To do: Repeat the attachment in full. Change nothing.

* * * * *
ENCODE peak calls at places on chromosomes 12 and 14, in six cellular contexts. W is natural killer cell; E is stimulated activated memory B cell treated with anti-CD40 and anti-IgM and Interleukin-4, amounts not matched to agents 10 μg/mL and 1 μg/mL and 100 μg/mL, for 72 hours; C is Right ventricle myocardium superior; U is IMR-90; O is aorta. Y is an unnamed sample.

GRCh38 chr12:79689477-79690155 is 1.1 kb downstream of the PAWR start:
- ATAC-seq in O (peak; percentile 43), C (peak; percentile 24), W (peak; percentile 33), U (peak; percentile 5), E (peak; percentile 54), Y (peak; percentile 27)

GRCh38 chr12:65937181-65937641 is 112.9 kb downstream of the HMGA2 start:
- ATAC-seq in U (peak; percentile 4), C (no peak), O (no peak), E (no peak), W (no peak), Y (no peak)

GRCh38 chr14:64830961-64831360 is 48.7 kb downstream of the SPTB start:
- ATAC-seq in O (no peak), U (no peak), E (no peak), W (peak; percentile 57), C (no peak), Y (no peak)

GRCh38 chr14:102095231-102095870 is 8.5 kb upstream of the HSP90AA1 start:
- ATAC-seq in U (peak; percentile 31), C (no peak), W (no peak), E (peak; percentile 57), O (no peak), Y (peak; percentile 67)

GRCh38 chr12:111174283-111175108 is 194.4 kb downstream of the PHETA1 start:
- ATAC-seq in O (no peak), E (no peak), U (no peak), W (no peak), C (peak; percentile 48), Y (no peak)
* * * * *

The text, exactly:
ENCODE peak calls at places on chromosomes 12 and 14, in six cellular contexts. W is natural killer cell; E is stimulated activated memory B cell treated with anti-CD40 and anti-IgM and Interleukin-4, amounts not matched to agents 10 μg/mL and 1 μg/mL and 100 μg/mL, for 72 hours; C is Right ventricle myocardium superior; U is IMR-90; O is aorta. Y is an unnamed sample.

GRCh38 chr12:79689477-79690155 is 1.1 kb downstream of the PAWR start:
- ATAC-seq in O (peak; percentile 43), C (peak; percentile 24), W (peak; percentile 33), U (peak; percentile 5), E (peak; percentile 54), Y (peak; percentile 27)

GRCh38 chr12:65937181-65937641 is 112.9 kb downstream of the HMGA2 start:
- ATAC-seq in U (peak; percentile 4), C (no peak), O (no peak), E (no peak), W (no peak), Y (no peak)

GRCh38 chr14:64830961-64831360 is 48.7 kb downstream of the SPTB start:
- ATAC-seq in O (no peak), U (no peak), E (no peak), W (peak; percentile 57), C (no peak), Y (no peak)

GRCh38 chr14:102095231-102095870 is 8.5 kb upstream of the HSP90AA1 start:
- ATAC-seq in U (peak; percentile 31), C (no peak), W (no peak), E (peak; percentile 57), O (no peak), Y (peak; percentile 67)

GRCh38 chr12:111174283-111175108 is 194.4 kb downstream of the PHETA1 start:
- ATAC-seq in O (no peak), E (no peak), U (no peak), W (no peak), C (peak; percentile 48), Y (no peak)